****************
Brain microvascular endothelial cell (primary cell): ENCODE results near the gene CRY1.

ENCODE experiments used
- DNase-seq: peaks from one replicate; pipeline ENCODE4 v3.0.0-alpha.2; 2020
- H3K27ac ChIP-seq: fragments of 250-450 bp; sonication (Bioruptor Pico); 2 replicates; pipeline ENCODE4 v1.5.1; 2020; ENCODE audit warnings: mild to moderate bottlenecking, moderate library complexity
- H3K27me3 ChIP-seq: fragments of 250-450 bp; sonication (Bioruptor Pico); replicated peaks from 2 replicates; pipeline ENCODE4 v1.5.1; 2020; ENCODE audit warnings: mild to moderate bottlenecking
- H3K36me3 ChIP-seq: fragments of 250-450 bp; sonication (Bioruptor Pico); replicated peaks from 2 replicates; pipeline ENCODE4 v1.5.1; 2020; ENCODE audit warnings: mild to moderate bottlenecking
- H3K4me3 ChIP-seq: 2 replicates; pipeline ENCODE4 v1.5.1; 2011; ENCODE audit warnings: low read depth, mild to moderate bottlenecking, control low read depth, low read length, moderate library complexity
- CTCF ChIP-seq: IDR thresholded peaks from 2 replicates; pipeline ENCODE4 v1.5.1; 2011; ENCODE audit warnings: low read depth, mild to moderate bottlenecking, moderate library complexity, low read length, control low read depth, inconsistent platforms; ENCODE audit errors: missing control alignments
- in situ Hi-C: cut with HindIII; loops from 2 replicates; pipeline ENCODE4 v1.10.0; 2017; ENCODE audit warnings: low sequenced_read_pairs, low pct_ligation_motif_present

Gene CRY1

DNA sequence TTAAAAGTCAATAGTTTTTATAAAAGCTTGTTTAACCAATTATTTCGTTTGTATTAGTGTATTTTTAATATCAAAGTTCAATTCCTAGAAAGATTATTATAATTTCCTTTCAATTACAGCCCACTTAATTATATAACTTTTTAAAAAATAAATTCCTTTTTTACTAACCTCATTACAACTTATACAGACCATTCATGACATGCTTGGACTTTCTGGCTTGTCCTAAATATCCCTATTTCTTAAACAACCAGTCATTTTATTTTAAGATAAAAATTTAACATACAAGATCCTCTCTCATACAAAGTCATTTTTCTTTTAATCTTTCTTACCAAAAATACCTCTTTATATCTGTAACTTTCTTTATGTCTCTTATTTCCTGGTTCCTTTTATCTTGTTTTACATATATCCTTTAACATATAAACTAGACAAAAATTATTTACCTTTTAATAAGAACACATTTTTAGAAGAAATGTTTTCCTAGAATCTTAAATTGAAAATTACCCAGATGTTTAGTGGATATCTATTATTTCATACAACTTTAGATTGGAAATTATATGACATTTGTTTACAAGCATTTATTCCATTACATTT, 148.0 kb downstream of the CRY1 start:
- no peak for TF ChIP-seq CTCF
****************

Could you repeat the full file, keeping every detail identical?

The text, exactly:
Brain microvascular endothelial cell (primary cell): ENCODE results near the gene CRY1.

ENCODE experiments used
- DNase-seq: peaks from one replicate; pipeline ENCODE4 v3.0.0-alpha.2; 2020
- H3K27ac ChIP-seq: fragments of 250-450 bp; sonication (Bioruptor Pico); 2 replicates; pipeline ENCODE4 v1.5.1; 2020; ENCODE audit warnings: mild to moderate bottlenecking, moderate library complexity
- H3K27me3 ChIP-seq: fragments of 250-450 bp; sonication (Bioruptor Pico); replicated peaks from 2 replicates; pipeline ENCODE4 v1.5.1; 2020; ENCODE audit warnings: mild to moderate bottlenecking
- H3K36me3 ChIP-seq: fragments of 250-450 bp; sonication (Bioruptor Pico); replicated peaks from 2 replicates; pipeline ENCODE4 v1.5.1; 2020; ENCODE audit warnings: mild to moderate bottlenecking
- H3K4me3 ChIP-seq: 2 replicates; pipeline ENCODE4 v1.5.1; 2011; ENCODE audit warnings: low read depth, mild to moderate bottlenecking, control low read depth, low read length, moderate library complexity
- CTCF ChIP-seq: IDR thresholded peaks from 2 replicates; pipeline ENCODE4 v1.5.1; 2011; ENCODE audit warnings: low read depth, mild to moderate bottlenecking, moderate library complexity, low read length, control low read depth, inconsistent platforms; ENCODE audit errors: missing control alignments
- in situ Hi-C: cut with HindIII; loops from 2 replicates; pipeline ENCODE4 v1.10.0; 2017; ENCODE audit warnings: low sequenced_read_pairs, low pct_ligation_motif_present

Gene CRY1

DNA sequence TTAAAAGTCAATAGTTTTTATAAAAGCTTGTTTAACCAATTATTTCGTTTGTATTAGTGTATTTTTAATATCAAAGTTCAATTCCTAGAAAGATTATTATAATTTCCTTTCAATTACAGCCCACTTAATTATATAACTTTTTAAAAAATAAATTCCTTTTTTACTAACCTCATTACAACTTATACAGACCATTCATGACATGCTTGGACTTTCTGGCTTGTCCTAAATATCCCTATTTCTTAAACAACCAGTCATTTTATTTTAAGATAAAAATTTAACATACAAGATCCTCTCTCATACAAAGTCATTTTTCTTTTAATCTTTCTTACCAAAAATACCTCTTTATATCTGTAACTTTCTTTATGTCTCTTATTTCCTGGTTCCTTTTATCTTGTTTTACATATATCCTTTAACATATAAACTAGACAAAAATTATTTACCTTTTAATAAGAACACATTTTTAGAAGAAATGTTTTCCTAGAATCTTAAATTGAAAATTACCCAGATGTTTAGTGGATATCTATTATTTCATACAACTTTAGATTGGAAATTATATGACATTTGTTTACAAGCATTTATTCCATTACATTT, 148.0 kb downstream of the CRY1 start:
- no peak for TF ChIP-seq CTCF